“The outlook for the walnut industry is much brighter than a year ago,” says grower and processor Don Barton, president of GoldRiver Orchards, a family-owned operation based in Oakdale, Calif.,

The harvest of last year’s record size crop coincided with financial markets in freefall, creating a credit crunch that sidelined many would-be buyers of the state’s walnut production. Making matters worse, buyers in major markets like Spain, Germany and Japan were sitting on large volumes of higher-priced old-crop product.

“As a result, during the peak selling period for growers last year, the market was extremely slow, creating huge price pressures on walnut handlers, who may have had weak working capital positions and needed to convert their walnuts to cash quickly,” Barton explains.

“The net effect was that prices dropped precipitously during the fall and winter. Instead of moving walnuts in the traditional October through February period, most shipments were made from March through August this year.”

GoldRiver Orchards processes walnuts from its own trees and also buys from other San Joaquin Valley growers. Although its largest single market is the United States, the company exports the majority of its products to markets in the Far East, Europe, the Middle East and Australia.

“We’re getting a lot of inquiries from buyers in Europe and the Middle East and to a lesser extent, from Japan,” he says. “However, the Japanese buyers are much more active than they were last year.”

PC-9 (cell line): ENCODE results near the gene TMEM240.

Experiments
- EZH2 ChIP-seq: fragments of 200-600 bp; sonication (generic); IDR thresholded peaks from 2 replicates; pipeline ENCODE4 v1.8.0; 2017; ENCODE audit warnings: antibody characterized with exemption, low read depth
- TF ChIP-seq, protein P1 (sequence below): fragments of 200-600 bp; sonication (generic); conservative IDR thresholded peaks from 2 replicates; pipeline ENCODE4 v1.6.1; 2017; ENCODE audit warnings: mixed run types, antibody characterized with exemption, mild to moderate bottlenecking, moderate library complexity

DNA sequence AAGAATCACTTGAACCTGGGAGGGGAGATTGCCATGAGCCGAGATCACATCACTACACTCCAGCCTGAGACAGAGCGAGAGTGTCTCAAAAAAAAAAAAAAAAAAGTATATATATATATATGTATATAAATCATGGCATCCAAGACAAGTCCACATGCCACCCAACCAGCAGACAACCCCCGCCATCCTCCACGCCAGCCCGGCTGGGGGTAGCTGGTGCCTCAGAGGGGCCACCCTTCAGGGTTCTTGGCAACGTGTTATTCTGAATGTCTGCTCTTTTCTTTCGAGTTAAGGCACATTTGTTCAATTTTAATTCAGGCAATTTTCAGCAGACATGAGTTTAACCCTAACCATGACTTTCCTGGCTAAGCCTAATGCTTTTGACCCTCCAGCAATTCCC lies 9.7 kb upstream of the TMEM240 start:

Barton describes the estimated 50,000 to 55,000-ton carryover from California’s 434,000-ton 2008 crop as very manageable. The fact that it’s not bigger is due in large part, he says, to huge increases in walnut imports by Turkey, Korea and China. During the 2007 crop year, for example, the Chinese bought 830,000 pounds of in-shell walnuts, he reports. This year, their purchases skyrocketed to 28 million pounds.

“Clearly, part of these increased imports reflected the attractive walnut prices, especially in the second half of this crop year,” he says. “Meanwhile, the U.S market for shelled walnuts grew moderately from 149 million pounds for the 2007 crop to 158 million pounds this year. Given the state of our economy, that’s a pretty big accomplishment.”

Looking ahead, Barton expects increasing demand to keep pace with expanding walnut production.

“We are in an era of very large walnut crops in California,” he says. “Many thousands of acres of new plantings over the last five years or so are beginning to come into production. I believe long-term walnut prices will remain moderate. Demand for our products is very strong — driven in part by efforts of the California Walnut Board to promote the many health benefits of walnuts.”